Delete the decrypted secret key file:rm <path-to-unencrypted-secret-key>
PaaS have an event trigger which invokes a function to reassign the owner of an object. The function checks if the current user has a particular role. If that role doesn’t exist in the database it causes an error. Removing the trigger prevents the function being executed. The trigger is removed in our cleaned database dump that is used by developers, however it is still present in the production dump.
Open the database dump file (use an editor that can handle an extremely large file, such as
vi) and remove the following lines:CREATE EVENT TRIGGER reassign_owned ON ddl_command_end EXECUTE PROCEDURE public.reassign_owned();
Ensure that you’re logged in to Cloud Foundry and are in the production space (if that’s where you’re restoring to):cf target -s production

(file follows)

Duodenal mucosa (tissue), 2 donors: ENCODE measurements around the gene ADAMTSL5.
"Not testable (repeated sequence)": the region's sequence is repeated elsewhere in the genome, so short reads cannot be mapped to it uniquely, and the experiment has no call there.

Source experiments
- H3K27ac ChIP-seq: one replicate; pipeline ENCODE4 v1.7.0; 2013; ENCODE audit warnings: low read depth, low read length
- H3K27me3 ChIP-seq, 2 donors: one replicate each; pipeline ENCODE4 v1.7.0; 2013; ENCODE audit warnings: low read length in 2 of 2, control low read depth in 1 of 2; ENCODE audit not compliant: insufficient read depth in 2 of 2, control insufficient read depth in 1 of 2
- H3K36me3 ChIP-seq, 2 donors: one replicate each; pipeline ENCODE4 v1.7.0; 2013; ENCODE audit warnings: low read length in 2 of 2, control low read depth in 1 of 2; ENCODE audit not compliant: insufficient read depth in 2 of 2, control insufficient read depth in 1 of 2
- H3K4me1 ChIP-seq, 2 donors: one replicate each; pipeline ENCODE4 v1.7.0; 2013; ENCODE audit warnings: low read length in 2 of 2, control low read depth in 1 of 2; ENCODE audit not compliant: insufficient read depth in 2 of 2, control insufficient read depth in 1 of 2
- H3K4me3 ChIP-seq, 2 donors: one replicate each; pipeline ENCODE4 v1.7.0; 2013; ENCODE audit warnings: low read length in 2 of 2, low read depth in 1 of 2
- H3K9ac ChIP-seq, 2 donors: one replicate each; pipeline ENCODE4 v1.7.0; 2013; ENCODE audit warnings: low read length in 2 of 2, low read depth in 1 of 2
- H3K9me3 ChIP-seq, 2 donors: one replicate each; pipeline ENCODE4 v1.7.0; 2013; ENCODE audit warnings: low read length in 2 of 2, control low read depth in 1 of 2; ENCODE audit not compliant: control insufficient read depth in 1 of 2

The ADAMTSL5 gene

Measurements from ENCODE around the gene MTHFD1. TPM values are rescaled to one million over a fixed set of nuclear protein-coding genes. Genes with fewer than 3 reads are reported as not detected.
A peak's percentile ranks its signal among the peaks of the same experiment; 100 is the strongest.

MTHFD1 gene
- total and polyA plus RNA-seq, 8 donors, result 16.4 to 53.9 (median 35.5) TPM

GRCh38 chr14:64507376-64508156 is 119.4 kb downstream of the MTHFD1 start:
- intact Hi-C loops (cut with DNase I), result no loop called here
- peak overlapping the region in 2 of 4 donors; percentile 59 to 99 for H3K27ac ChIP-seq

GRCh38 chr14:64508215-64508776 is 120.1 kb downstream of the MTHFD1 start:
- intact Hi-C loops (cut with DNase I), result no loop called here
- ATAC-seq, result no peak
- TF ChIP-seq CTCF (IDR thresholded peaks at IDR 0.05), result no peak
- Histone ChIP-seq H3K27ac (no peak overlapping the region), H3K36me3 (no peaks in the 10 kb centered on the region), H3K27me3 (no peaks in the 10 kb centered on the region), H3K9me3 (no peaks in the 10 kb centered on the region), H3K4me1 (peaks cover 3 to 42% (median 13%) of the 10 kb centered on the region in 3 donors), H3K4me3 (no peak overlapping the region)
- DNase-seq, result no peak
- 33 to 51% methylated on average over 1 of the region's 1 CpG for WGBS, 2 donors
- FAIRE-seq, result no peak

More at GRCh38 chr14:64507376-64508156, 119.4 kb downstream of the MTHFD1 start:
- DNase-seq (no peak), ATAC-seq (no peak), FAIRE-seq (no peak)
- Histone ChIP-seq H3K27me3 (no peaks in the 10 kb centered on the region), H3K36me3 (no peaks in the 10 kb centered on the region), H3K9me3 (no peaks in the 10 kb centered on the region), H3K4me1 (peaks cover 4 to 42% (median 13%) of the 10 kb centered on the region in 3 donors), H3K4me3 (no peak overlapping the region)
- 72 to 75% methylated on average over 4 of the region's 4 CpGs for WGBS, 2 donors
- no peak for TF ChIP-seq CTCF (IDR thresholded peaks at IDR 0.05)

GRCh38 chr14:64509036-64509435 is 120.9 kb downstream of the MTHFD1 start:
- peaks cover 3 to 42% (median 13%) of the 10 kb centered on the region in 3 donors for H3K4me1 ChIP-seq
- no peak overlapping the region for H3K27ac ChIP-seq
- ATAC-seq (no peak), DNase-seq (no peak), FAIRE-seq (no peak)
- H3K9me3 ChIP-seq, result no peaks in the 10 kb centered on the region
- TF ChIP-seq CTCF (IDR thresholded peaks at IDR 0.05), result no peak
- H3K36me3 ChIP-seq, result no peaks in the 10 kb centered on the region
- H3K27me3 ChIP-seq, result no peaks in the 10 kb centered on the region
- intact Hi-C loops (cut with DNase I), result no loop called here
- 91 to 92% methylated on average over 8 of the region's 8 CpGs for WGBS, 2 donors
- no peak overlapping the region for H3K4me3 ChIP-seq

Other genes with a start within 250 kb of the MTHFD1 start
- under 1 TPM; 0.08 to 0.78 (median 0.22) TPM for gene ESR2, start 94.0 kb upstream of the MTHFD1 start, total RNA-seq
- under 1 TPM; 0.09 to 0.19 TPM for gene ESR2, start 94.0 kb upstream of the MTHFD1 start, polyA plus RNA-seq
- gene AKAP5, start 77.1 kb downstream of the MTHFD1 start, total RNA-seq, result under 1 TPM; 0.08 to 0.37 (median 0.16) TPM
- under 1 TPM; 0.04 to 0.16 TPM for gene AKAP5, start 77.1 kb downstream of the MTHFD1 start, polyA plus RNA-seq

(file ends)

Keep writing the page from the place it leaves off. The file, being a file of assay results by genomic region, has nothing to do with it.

populate-paas-db.shscript in the digitalmarketplace-aws repo to import the decrypted database dump to the database. PaaS will prompt for a password (this will have been copied to your clipboard by the script - it’s as easy as Ctrl+V!)./digitalmarketplace-aws/scripts/populate-paas-db.sh <path-to-decrypted-dump-file>
The restore script will take at least 15 minutes to run. If you need a cup of tea, now is the time.
Test that the data has restored correctly (https://dm-api-production.cloudapps.digital should respond even during maintenance mode).
Delete the unencrypted database dump file from your local machine.
Let stakeholders know that the restore has been completed.
Ensure the team has a plan for reconciling any lost data, and how this will be communicated to users.
Toggle maintenance mode to ‘recovery’ to restore access to the API apps only.
Re-sync the Elasticsearch indices for services and briefs, using the Jenkins catchup jobs:
Toggle maintenance mode to ‘live’ to restore access to the Frontend apps.